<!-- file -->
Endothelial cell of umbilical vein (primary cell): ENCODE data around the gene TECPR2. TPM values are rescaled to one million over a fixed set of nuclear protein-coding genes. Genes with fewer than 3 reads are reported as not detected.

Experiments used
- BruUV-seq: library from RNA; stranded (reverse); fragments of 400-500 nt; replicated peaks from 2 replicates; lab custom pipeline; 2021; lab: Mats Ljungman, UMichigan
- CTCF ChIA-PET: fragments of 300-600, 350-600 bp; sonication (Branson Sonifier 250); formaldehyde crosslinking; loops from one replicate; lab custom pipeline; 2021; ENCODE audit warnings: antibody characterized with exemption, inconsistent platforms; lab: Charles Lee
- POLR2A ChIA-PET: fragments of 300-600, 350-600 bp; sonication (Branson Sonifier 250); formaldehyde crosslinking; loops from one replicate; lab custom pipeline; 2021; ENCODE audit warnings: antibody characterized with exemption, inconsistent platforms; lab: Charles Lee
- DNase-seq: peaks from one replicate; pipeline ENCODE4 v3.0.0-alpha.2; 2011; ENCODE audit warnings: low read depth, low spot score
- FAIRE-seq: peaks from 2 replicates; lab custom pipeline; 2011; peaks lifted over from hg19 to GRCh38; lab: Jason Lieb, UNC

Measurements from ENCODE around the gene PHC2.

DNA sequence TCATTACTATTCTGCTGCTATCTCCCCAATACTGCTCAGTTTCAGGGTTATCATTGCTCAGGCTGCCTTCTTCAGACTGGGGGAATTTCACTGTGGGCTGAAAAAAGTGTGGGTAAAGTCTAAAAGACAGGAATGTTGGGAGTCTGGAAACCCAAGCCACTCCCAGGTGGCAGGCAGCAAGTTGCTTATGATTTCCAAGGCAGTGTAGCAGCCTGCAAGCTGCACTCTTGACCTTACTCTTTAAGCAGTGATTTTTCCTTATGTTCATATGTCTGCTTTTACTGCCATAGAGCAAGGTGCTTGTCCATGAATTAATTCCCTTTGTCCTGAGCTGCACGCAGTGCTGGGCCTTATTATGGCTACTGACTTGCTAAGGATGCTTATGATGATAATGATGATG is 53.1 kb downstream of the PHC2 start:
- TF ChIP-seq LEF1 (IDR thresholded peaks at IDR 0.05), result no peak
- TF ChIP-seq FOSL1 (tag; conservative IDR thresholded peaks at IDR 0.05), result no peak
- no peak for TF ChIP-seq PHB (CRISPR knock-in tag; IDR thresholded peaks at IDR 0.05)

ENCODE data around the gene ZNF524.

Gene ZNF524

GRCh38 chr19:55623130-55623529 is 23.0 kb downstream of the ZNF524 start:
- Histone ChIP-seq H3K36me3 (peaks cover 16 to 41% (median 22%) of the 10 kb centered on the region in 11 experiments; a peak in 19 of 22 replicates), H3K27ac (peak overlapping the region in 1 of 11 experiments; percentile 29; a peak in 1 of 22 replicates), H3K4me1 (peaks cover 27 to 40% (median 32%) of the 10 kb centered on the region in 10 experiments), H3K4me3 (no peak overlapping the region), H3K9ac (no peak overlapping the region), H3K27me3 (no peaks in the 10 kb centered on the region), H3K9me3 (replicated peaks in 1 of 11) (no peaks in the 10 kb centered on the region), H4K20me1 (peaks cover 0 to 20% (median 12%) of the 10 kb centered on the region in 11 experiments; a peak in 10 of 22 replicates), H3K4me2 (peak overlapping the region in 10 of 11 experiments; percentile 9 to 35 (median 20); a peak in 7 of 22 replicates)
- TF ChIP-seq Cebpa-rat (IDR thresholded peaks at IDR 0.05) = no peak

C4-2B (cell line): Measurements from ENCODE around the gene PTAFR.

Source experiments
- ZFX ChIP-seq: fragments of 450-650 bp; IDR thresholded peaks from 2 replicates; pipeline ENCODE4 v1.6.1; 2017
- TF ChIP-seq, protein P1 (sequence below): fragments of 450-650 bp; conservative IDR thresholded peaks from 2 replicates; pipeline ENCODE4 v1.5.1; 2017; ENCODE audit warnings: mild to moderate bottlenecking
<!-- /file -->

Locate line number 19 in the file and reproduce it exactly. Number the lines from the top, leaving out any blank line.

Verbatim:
Source experiments